Study of DTC ads includes some surprises.
CHARLESTON, S.C. -- Television advertising of prescription drugs may actually be prompting more people to visit their doctors rather than substantially increasing sales of advertised products, according to research led by the Medical University of South Carolina (MUSC).
Initial results of an ongoing project at MUSC that examines direct-to-consumer (DTC) advertising of COX-2 inhibitor drugs has been published in the September/October issue of the journal Health Affairs.
Because the use of DTC advertising by pharmaceutical firms continues to accelerate, MUSC researchers, joined by colleagues from Pennsylvania State University, questioned what the advertising was actually influencing. They reported on two drugs--Merck & Co.'s Vioxx and Pfizer Inc.'s Celebrex--in a study that sought to determine whether pharmaceutical companies can influence physician and patient decisions about adopting pharmaceutical therapy.
"It's not been established whether DTC has a larger effect on stimulating prescribing by physicians or on encouraging patients to go to visit their physicians more frequently," comments David Bradford, professor at the center for health economic and policy studies at MUSC. "We found that for both Vioxx and Celebrex, DTC tended to increase visits by patients with osteoarthritis to their physicians.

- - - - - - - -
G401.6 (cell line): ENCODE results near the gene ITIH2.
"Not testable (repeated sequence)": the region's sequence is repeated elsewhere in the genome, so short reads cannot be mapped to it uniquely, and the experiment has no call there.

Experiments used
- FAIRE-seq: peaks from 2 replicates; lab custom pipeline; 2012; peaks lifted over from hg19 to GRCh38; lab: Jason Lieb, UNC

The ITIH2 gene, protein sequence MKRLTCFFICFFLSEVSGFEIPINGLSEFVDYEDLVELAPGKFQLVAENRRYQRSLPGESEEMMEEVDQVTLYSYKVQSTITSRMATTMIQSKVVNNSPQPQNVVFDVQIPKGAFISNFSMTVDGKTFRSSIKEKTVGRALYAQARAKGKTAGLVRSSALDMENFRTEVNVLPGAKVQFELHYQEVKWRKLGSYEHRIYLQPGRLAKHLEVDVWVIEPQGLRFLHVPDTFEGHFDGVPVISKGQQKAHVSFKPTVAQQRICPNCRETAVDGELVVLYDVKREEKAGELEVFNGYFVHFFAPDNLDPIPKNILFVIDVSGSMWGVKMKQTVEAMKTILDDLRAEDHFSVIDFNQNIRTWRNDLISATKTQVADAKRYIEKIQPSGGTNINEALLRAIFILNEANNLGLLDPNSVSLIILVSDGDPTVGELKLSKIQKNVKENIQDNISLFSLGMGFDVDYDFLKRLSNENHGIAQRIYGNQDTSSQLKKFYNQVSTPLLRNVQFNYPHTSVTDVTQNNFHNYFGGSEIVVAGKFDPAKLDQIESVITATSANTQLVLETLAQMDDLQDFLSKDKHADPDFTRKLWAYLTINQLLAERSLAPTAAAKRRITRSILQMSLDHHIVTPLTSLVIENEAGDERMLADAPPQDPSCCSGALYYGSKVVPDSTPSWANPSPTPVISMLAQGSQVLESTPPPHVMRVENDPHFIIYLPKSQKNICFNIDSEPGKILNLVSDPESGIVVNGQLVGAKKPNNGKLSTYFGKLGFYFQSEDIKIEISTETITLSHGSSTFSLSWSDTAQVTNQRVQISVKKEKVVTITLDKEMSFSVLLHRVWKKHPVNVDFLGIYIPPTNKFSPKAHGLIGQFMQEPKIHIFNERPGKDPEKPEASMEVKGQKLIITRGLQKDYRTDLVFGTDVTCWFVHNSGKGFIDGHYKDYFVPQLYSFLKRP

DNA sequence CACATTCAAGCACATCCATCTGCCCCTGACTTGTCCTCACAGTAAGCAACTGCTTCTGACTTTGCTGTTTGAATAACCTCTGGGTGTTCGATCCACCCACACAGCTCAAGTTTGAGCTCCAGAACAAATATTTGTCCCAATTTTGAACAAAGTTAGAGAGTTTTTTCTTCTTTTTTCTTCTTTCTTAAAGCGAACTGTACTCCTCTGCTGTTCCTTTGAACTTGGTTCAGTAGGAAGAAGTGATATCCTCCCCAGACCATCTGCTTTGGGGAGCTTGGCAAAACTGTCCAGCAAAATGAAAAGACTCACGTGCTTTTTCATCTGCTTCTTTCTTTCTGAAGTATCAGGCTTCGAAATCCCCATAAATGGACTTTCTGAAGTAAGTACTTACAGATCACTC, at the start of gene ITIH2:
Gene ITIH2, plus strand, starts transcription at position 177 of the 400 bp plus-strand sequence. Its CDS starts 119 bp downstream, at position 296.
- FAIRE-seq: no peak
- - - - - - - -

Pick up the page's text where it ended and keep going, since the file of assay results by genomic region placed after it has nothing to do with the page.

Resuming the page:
"Once patients got to the doctor's office, advertising was not the biggest factor affecting prescribing. We tended to find class-level effects."
He points out that Vioxx advertising led to small increases in prescribing for both Vioxx and Celebrex.
"One conclusion we found is that DTC may not be the universally pernicious practice that people are worried about," he says. "It does get patients to their doctors and, once there, we see mixed results in prescribing."
What impact DTC advertising may have on patients and physicians is of major importance, maintain Bradford and his core-searchers.
"Pharmaceutical spending represents a large percentage of total spending in state Medicaid programs: even moderate changes in prescribing for a small number of products can lead to dramatic changes in Medicaid spending," they write in Health Affairs.
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|Title Annotation:||RX/BRANDED DRUGS, direct-to-consumer|
|Publication:||Chain Drug Review|
|Date:||Sep 25, 2006|
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